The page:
Practice Makes Perfect Permanence

July 13, 2011

Two sayings, each with truth:

  • “Practice makes perfect.”
  • “Practice makes permanent.”

The first is familiar to most. We’ve heard it often. Anyone subjected to insert musical instrument lessons knows the answer to the question, “How do you get to Carnegie Hall?” Practice, practice, practice. The second, interestingly enough, I learned from a musical instrument instructor, a mandolin teacher I had once. His point – practice the wrong things, the wrong way, and you’ll end up permanently doing things wrong.

The common denominator of both sayings though, obviously, is that in order to get really good at anything (correctly or not) is to practice. A lot. Lots of people are richly talented. They come out of the womb with innate abilities to do things – draw, write, make music, understand quantum physics. We often see them perform or see the results of their talent and think to ourselves, “I could never do that.” There’s surely some truth to that saying, too. Sometimes. Talent is a gift to be thankful for and some are blessed with more of it than others. Still, I think sometimes we sell both ourselves and those talented people short in that we forget to recognize the really important role that practice plays in bringing out the full richness of one’s talent(s).

This morning, before getting out of bed, I finished Jeannette Walls’ memoir, The Glass Castle. I’ll not comment on the book here except to say it is, all at once, incredible and unbelievable, hopeful and infuriating. It’s definitely worth reading. But what I thought about as I closed the cover, got dressed, and took Zeb for his morning walk, was how Jeannette Walls became such a good writer. She had a story to tell, for sure, but she tells it well because she’s a good writer and she became a good writer by first reading and then writing. A lot.

As a child, she (as well as her parents and siblings) devoured books. She read and read and read. She describes fond memories of her family sitting together in the living room of some shack they occupied at the time, all reading together. They didn’t watch TV together – in part because they had no television, let alone any electricity to run one – but instead sat together, each in their own world of whatever story they were reading at the time. And she loved this.

As she entered high school, she started working on the school paper. She started editing and typesetting. She started writing. She wrote about everything. Hardly any other students wanted to work on the paper and so she wrote the stories of football games, class events and school board decisions. She left West Virginia as a teenager to join her older sister in New York City and soon found a job writing for a weekly paper there. She wrote and wrote and wrote, as she had read and read and read, and in doing so the talent that she discovered at 13 or so, developed and ultimately became her livelihood and her career. She is a writer.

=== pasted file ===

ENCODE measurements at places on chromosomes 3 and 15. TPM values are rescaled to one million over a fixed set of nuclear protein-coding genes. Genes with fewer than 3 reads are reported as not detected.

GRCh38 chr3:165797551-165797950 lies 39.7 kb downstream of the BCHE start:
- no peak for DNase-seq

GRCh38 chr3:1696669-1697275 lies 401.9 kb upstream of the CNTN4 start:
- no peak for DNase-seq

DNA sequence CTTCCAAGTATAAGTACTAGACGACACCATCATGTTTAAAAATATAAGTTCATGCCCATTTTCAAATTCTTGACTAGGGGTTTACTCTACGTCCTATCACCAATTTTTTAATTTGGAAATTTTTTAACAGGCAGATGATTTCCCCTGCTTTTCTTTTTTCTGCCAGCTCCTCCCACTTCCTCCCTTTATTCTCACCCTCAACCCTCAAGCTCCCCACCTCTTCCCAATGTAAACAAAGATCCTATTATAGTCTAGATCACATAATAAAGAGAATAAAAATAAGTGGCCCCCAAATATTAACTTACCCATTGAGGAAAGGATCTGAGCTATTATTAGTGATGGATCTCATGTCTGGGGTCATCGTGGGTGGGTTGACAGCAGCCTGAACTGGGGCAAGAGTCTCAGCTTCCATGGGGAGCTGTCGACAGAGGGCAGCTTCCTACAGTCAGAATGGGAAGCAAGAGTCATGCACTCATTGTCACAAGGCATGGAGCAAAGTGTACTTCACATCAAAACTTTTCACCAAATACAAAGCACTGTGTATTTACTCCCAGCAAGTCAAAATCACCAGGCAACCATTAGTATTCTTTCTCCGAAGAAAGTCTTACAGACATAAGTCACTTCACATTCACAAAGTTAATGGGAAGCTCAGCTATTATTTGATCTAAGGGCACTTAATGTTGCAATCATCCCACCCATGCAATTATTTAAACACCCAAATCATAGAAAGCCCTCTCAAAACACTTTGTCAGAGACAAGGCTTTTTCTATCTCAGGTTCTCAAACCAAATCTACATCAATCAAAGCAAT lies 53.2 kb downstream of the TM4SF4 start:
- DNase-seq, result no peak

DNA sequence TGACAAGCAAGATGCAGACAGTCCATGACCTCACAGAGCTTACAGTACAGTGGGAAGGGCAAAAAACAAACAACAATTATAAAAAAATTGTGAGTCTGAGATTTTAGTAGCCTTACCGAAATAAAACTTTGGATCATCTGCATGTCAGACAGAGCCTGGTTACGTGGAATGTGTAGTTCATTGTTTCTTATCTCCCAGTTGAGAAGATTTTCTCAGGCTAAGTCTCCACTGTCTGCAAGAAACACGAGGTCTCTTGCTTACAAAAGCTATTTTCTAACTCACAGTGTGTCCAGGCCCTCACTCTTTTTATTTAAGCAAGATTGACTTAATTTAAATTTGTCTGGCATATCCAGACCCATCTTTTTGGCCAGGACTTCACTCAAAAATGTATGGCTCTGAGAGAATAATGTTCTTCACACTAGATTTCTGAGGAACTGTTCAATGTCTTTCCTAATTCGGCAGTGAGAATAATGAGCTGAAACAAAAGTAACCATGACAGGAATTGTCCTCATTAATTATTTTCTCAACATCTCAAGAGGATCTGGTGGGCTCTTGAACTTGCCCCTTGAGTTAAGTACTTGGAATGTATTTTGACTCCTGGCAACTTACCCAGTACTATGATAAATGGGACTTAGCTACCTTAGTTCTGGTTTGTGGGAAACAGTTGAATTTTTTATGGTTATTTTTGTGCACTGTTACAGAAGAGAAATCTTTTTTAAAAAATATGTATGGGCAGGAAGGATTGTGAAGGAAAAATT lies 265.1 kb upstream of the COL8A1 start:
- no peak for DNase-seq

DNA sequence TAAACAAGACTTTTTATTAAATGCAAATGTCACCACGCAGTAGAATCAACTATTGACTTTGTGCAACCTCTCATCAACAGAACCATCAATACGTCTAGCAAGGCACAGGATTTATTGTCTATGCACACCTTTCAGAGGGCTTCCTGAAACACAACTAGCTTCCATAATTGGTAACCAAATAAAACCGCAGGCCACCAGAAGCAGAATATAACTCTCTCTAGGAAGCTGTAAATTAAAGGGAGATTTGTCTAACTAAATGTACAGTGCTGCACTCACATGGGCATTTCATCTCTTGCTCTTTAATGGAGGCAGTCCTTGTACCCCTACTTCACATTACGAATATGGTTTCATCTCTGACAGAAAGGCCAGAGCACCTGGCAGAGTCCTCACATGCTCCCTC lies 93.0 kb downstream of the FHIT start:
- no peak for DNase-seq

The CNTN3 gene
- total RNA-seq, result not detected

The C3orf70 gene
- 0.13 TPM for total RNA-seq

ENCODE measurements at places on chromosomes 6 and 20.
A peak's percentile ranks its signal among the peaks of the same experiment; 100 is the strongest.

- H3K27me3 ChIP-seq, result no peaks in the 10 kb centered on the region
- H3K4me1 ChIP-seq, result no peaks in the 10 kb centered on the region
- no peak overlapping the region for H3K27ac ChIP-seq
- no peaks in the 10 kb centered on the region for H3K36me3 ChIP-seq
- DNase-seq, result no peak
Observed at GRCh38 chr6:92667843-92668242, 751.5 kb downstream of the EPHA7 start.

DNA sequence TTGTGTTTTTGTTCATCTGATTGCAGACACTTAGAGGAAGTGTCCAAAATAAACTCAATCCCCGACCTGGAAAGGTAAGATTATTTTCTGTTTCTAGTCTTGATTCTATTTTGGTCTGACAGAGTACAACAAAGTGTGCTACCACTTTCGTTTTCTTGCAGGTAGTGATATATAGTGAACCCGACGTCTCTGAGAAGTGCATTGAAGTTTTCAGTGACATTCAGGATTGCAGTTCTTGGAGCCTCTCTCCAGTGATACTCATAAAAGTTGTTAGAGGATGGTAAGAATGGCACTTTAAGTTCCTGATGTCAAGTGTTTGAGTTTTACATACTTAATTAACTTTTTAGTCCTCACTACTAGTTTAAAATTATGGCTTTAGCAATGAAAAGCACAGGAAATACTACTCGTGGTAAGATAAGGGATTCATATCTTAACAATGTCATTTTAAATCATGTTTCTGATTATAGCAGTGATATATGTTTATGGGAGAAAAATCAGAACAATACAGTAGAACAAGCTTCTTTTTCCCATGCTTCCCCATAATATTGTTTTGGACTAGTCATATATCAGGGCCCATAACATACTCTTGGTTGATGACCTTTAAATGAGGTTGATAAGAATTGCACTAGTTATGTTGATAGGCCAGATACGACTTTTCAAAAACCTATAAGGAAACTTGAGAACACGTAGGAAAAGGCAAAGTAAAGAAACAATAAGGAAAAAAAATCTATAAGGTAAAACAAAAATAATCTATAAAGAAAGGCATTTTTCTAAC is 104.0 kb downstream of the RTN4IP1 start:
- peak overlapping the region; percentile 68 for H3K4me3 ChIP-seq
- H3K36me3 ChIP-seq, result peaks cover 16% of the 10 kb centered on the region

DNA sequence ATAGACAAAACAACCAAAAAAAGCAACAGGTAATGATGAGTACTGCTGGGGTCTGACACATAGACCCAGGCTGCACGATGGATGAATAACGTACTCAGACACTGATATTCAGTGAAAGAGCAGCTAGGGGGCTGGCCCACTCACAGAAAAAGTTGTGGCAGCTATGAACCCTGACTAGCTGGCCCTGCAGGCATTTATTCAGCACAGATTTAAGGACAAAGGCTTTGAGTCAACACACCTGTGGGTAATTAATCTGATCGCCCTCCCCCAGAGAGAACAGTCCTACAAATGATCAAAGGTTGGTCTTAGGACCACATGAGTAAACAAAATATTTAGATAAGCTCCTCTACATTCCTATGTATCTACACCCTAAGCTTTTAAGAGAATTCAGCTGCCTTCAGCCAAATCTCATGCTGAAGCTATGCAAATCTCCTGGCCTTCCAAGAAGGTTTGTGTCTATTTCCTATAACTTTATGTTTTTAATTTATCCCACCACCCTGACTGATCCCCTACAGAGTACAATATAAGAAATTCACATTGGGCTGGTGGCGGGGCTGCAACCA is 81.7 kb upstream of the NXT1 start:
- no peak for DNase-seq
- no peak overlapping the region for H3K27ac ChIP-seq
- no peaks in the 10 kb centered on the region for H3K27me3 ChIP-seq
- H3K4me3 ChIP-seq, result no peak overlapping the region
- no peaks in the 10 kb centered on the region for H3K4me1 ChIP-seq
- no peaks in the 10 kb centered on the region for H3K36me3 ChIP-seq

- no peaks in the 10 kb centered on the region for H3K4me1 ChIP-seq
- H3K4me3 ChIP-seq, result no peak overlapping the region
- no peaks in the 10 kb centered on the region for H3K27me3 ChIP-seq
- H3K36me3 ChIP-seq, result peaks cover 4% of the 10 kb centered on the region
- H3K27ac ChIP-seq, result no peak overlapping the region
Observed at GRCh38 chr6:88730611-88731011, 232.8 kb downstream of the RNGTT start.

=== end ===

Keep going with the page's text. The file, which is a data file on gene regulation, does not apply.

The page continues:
The same story line can be traced for practically anyone who has become really good at what they do. How many millions of hours has your favorite musician practiced? What artist is ever found without a sketchbook in his or her bag? The Dean of the Graduate School of Biomedical Sciences where I work always has a nice black Moleskin notebook with him whenever I see him (I have a thing for journals and take note when I see one), as do others I know who think a lot, ask questions a lot, and try to solve problems a lot.

Scientists do a thousand experiments that go wrong before they experience the “Aha!” moment. Julia Child likely went through skeins of twine before she could tie that chicken up just right. Really good baseball players “only” hit .300 and no one’s come close to a .400 season in a long, long time now. That’s a lot of strikeouts and a lot of ground balls and a lot of pop ups in between the singles and the homeruns.

I may never write as well as Annie Dillard, play the mandolin like Chris Thile, run a marathon as fast as Joan Benoit Samuelson, or even be a library director like Jean Shipman – all people I admire for how they do what they do. But to say one will never be something without putting in the practice is much different than saying so while at the same time, showing up every day and working hard at what you enjoy and want to do.

So now I’ll head to work in the library where I’ve an article to finish, knowing that I’ve primed my writing brain by taking some time this morning for reading and writing. I’ll draw some pictures during lunch. I’ll slog through another slow, slow pace as I put in the miles training for the Chicago Marathon this fall. And then I’ll watch the recap of today’s Tour de France stage while I practice over and over that little riff Howie showed me on my mandolin. And it’ll be a good day.